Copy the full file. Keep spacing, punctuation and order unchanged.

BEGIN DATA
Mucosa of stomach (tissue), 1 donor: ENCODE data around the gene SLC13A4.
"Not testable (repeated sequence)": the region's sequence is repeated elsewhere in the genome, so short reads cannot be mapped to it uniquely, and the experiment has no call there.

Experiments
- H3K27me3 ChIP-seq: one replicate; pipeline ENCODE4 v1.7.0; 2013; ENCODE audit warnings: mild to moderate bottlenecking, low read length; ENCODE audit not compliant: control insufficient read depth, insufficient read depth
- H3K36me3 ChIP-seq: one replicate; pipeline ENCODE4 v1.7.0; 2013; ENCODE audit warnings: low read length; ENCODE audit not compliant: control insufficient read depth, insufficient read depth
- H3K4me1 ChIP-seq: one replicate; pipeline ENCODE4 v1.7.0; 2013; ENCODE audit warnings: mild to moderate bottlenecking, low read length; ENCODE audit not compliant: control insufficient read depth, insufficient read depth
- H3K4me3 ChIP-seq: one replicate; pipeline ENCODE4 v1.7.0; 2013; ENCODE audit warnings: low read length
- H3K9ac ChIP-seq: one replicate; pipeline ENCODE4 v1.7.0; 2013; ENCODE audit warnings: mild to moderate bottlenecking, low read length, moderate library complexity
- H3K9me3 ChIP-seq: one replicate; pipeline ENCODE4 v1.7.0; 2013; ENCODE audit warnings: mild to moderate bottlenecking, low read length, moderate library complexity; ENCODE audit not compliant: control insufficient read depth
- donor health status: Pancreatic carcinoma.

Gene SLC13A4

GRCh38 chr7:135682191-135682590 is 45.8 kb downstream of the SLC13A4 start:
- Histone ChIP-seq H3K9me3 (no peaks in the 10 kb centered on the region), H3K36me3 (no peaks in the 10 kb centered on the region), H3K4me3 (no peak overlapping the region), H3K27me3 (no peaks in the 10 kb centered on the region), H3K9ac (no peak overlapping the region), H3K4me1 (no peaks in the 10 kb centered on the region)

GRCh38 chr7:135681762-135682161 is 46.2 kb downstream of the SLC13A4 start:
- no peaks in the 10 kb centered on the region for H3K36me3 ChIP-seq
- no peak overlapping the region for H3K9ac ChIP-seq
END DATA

Mucosa of stomach (tissue), 1 donor: ENCODE data around the gene SLC13A4.
"Not testable (repeated sequence)": the region's sequence is repeated elsewhere in the genome, so short reads cannot be mapped to it uniquely, and the experiment has no call there.

Experiments
- H3K27me3 ChIP-seq: one replicate; pipeline ENCODE4 v1.7.0; 2013; ENCODE audit warnings: mild to moderate bottlenecking, low read length; ENCODE audit not compliant: control insufficient read depth, insufficient read depth
- H3K36me3 ChIP-seq: one replicate; pipeline ENCODE4 v1.7.0; 2013; ENCODE audit warnings: low read length; ENCODE audit not compliant: control insufficient read depth, insufficient read depth
- H3K4me1 ChIP-seq: one replicate; pipeline ENCODE4 v1.7.0; 2013; ENCODE audit warnings: mild to moderate bottlenecking, low read length; ENCODE audit not compliant: control insufficient read depth, insufficient read depth
- H3K4me3 ChIP-seq: one replicate; pipeline ENCODE4 v1.7.0; 2013; ENCODE audit warnings: low read length
- H3K9ac ChIP-seq: one replicate; pipeline ENCODE4 v1.7.0; 2013; ENCODE audit warnings: mild to moderate bottlenecking, low read length, moderate library complexity
- H3K9me3 ChIP-seq: one replicate; pipeline ENCODE4 v1.7.0; 2013; ENCODE audit warnings: mild to moderate bottlenecking, low read length, moderate library complexity; ENCODE audit not compliant: control insufficient read depth
- donor health status: Pancreatic carcinoma.

Gene SLC13A4

GRCh38 chr7:135682191-135682590 is 45.8 kb downstream of the SLC13A4 start:
- Histone ChIP-seq H3K9me3 (no peaks in the 10 kb centered on the region), H3K36me3 (no peaks in the 10 kb centered on the region), H3K4me3 (no peak overlapping the region), H3K27me3 (no peaks in the 10 kb centered on the region), H3K9ac (no peak overlapping the region), H3K4me1 (no peaks in the 10 kb centered on the region)

GRCh38 chr7:135681762-135682161 is 46.2 kb downstream of the SLC13A4 start:
- no peaks in the 10 kb centered on the region for H3K36me3 ChIP-seq
- no peak overlapping the region for H3K9ac ChIP-seq